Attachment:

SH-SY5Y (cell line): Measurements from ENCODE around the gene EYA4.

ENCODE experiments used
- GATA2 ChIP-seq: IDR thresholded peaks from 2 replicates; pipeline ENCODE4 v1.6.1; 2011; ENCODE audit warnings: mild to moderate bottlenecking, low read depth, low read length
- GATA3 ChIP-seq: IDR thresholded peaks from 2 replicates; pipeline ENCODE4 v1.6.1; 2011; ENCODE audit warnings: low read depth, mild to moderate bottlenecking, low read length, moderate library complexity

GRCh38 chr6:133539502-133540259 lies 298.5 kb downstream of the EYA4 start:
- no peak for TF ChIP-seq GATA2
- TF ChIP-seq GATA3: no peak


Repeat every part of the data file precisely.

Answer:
SH-SY5Y (cell line): Measurements from ENCODE around the gene EYA4.

ENCODE experiments used
- GATA2 ChIP-seq: IDR thresholded peaks from 2 replicates; pipeline ENCODE4 v1.6.1; 2011; ENCODE audit warnings: mild to moderate bottlenecking, low read depth, low read length
- GATA3 ChIP-seq: IDR thresholded peaks from 2 replicates; pipeline ENCODE4 v1.6.1; 2011; ENCODE audit warnings: low read depth, mild to moderate bottlenecking, low read length, moderate library complexity

GRCh38 chr6:133539502-133540259 lies 298.5 kb downstream of the EYA4 start:
- no peak for TF ChIP-seq GATA2
- TF ChIP-seq GATA3: no peak